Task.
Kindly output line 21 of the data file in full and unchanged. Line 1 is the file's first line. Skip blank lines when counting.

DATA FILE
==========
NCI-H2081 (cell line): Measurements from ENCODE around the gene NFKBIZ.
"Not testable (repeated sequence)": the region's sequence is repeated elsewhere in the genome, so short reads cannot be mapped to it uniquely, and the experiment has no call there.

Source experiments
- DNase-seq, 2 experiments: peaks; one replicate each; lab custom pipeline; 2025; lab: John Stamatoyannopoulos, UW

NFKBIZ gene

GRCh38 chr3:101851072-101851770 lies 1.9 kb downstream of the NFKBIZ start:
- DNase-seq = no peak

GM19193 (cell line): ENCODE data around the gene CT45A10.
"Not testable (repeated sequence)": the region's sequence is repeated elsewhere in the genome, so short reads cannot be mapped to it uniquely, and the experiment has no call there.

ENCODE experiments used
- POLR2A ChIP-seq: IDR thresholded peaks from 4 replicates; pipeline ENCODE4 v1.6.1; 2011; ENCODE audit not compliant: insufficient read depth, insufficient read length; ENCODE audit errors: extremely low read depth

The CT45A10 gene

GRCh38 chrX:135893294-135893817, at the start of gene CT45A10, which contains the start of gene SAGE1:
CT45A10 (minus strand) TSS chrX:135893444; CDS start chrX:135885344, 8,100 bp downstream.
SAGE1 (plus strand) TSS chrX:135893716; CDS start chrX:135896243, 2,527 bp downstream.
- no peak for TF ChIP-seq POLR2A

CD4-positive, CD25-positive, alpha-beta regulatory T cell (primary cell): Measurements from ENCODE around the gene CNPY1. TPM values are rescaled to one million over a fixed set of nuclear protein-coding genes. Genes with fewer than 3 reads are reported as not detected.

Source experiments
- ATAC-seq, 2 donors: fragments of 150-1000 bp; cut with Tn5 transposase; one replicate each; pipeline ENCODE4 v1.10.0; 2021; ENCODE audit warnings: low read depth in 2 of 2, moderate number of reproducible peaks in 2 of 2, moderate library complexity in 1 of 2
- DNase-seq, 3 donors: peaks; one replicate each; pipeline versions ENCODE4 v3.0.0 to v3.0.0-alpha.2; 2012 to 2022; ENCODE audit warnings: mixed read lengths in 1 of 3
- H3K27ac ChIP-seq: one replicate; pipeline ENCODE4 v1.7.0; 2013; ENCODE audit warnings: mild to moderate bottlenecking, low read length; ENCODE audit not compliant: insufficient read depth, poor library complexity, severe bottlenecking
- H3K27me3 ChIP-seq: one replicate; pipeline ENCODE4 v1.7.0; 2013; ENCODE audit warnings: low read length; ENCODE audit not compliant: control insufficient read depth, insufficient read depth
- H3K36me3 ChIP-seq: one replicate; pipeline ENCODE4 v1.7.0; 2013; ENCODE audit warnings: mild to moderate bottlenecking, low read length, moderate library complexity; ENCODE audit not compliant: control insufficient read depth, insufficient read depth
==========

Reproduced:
- H3K27ac ChIP-seq: one replicate; pipeline ENCODE4 v1.7.0; 2013; ENCODE audit warnings: mild to moderate bottlenecking, low read length; ENCODE audit not compliant: insufficient read depth, poor library complexity, severe bottlenecking